"Z" may be the mark of Zorro, but it's the passion of Nissan. But, hey, don't take my word for it. That's the word from the boss at Nissan.
“Z is the pure expression of thrill. It is Nissan’s passion wrapped up on four wheels,” said company CEO Ashwani Gupta.
And that explains why a two-door, two-seat coupe -- after a brief hiatus -- is being re-launched into an automotive landscape that's crazy for crossover SUVs.
Having skipped model years 2021 and '22, the Nissan Z returns in 2023 simply as the Nissan Z -- no number in its moniker, as has been the case in the past. Nonetheless, Nissan clearly hopes it's got somebody's number -- oh, say the Toyota Supra's and Ford Mustang's.
To make a splash in the shrinking two-seat-coupe category, this new Z has embraced both its storied heritage and the reality of living in the 21st-century.
Regarding heritage, the styling is clearly inspired by the original early-'70s Z's, the 240Z, 260Z and 280Z -- cars still discussed in reverently hushed tones by sports-coupe aficionados. This new Z proves it shares that reverence with a nod to its grandpas via its classic long-hood/short-deck, rear-drive proportions. Other classic cues include the flowing-roofline profile, squared-off rump and rear-quarter glass.
Inside, that reverence for the past continues with Z's trademark three analogue gauges atop the center stack.
Of course, this being the 21st century, the requisite touch screen also lives in that center stack, providing access to a sound system with Android Auto and Apple CarPlay compatibility and sharing infotainment duties with a modern 12.3-inch reconfigurable gauge display ahead of the driver.
Retaining the 2020 370Z's 100.4-inch wheelbase, but showing a low-slung profile that stretches 4.9 inches farther, this new Z is powered by a twice-blown six-pack that it shares with some lively corporate buddies: Infiniti's Red Sport 400 line.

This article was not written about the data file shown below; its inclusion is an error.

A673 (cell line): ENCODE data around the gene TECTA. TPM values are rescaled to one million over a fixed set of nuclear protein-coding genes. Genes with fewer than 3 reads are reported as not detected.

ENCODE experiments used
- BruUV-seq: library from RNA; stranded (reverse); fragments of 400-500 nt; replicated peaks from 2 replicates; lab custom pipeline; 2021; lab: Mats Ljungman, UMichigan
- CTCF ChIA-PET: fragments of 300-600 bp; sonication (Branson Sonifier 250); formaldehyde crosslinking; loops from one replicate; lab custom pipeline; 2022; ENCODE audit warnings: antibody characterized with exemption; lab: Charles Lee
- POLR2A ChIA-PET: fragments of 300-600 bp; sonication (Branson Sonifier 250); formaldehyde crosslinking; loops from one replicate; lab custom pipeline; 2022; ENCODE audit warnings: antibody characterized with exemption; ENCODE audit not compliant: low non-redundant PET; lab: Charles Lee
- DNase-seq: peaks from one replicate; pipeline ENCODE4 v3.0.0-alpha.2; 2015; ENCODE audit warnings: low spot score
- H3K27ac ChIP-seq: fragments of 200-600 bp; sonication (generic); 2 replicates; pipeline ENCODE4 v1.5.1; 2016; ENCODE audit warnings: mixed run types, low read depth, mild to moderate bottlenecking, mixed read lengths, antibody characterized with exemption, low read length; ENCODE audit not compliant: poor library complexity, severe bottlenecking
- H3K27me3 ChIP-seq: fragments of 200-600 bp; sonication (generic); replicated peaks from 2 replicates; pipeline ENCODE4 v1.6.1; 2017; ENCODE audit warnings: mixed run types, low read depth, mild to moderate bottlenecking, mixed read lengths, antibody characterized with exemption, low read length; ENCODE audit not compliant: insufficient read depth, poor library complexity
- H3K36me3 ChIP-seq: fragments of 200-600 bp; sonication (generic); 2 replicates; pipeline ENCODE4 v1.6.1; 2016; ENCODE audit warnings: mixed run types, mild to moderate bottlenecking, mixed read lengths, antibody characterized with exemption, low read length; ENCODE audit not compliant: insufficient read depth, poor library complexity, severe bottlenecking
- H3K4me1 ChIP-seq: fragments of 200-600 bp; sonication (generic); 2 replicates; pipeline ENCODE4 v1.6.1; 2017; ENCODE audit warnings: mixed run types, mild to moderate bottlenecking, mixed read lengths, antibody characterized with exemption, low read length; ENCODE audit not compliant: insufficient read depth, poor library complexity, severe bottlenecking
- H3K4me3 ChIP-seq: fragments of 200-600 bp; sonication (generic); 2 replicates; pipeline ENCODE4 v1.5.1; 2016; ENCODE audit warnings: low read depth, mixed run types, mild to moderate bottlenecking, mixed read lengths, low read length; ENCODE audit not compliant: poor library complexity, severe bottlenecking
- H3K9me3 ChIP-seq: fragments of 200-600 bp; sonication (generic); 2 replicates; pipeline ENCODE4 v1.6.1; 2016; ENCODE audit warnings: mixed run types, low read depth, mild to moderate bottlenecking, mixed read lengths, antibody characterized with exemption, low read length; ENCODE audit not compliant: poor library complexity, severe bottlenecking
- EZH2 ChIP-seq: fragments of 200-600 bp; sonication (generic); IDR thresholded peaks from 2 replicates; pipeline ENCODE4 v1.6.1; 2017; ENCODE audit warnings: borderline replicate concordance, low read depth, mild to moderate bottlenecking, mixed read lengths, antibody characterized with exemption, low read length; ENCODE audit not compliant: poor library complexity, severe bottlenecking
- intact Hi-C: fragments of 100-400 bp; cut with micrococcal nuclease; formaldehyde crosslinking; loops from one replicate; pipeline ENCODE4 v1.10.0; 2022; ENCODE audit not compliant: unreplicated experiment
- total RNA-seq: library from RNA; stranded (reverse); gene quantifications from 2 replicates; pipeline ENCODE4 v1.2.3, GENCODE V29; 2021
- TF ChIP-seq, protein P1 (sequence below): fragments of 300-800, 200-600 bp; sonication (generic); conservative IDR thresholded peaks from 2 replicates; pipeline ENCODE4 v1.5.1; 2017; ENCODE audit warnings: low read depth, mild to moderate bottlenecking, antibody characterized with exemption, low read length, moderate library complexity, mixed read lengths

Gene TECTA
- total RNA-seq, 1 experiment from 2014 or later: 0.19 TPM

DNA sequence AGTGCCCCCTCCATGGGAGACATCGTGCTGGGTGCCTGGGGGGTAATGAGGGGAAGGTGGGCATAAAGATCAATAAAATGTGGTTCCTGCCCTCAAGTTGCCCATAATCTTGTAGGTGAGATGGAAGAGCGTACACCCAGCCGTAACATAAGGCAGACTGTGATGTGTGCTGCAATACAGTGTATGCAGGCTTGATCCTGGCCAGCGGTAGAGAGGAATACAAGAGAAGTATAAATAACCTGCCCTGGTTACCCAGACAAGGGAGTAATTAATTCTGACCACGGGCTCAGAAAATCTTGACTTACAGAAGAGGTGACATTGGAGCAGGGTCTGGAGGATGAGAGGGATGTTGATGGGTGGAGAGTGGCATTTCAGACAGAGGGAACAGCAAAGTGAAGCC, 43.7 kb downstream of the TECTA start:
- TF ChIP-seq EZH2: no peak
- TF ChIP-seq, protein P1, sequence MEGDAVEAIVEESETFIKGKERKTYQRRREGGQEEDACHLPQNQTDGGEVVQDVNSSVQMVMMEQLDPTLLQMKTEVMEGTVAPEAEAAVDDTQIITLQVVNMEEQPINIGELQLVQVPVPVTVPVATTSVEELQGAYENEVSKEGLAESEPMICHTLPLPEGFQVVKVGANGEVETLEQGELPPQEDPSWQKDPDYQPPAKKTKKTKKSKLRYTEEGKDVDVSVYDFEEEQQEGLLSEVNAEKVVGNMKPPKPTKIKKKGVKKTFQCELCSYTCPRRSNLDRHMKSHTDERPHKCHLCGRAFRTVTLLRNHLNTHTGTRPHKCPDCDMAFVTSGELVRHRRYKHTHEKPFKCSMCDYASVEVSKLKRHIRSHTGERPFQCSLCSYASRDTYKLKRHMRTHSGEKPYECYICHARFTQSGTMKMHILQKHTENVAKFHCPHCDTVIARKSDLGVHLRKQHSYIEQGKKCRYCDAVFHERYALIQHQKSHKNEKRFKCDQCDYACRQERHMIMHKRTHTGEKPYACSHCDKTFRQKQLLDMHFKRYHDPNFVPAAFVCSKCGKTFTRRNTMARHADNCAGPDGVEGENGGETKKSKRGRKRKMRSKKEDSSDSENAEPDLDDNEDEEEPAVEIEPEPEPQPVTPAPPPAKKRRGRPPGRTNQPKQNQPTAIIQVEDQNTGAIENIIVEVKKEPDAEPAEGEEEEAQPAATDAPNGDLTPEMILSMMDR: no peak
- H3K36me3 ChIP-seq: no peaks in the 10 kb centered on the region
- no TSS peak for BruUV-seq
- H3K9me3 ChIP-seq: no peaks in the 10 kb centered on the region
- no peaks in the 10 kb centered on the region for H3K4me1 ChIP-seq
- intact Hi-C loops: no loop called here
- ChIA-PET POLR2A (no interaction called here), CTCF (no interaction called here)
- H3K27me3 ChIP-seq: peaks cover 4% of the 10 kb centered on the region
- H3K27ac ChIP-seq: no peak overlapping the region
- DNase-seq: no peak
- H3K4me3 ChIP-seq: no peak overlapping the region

That engine generates 400 hp and a lusty 350 lb.-ft. of torque, the latter fully onboard at a very accessible 1,600 rpm. At the buyer's discretion that muscle is channeled to the pavement via the rear wheels through either a six-speed manual or nine-speed automatic transmission.
Those engine-spec numbers, by the way, represent increases of 68 hp and 90 lb.-ft. of grunt over the 2020 370Z.
Notably, the manual-transmission Z incorporates in its drivetrain launch-assist programming for smoother acceleration, a performance clutch and automatic rev-matching in downshifts. Automatics boast paddle shifters and an available Launch Control feature that minimizes wheel spin for maximum forward thrust.
Nissan figures drivers will greet 60 mph in about 4 seconds.
The 2023 Nissan Z will be offered in two trims, Sport and Performance, both available with the manual or automatic. At launch, there also will be a limited-edition Proto Spec model, but move fast if that's the one you want: only 240 will be offered to U.S. buyers. (Bet you can guess the significance of THAT number!)
Standard equipment on Sport includes, among other things, keyless start, Intelligent Cruise Control, automatic climate control, two 12-volt power points, two USB points and an 8.0-inch display screen with six-speaker audio. The Performance model adds power and heated leather seats and a 9.0-inch touch screen with eight speakers, navigation and Wi-Fi hotspot talent.
Look for the new Z to hit showrooms next spring. Although official pricing has yet to be released, we're guessing a high-$30,000's base price for Sport is a good bet.